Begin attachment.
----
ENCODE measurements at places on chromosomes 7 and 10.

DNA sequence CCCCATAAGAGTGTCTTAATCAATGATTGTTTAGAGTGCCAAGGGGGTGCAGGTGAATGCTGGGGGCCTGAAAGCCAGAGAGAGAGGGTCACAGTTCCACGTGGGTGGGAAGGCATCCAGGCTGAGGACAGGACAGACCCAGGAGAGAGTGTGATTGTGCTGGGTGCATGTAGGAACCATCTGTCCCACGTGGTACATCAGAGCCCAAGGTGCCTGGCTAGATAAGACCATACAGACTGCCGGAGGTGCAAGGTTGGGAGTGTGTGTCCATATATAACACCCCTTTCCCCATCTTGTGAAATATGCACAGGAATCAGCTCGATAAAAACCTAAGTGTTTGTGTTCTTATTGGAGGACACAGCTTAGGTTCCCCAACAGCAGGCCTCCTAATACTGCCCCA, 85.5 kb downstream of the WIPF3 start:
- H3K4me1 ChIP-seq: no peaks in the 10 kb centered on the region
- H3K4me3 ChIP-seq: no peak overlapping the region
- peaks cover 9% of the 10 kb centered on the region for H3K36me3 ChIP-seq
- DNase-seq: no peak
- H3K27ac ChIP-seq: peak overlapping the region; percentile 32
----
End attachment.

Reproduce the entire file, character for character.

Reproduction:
ENCODE measurements at places on chromosomes 7 and 10.

DNA sequence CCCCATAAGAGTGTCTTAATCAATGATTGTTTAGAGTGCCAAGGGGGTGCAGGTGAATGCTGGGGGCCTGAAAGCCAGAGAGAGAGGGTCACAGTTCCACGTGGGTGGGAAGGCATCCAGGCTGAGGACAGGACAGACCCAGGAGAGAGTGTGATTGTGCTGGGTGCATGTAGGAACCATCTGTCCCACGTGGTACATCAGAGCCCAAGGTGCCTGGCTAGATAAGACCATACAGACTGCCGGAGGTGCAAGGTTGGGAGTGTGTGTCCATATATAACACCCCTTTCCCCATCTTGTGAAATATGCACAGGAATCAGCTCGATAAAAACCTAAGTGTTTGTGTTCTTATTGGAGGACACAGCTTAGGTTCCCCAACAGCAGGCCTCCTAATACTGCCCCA, 85.5 kb downstream of the WIPF3 start:
- H3K4me1 ChIP-seq: no peaks in the 10 kb centered on the region
- H3K4me3 ChIP-seq: no peak overlapping the region
- peaks cover 9% of the 10 kb centered on the region for H3K36me3 ChIP-seq
- DNase-seq: no peak
- H3K27ac ChIP-seq: peak overlapping the region; percentile 32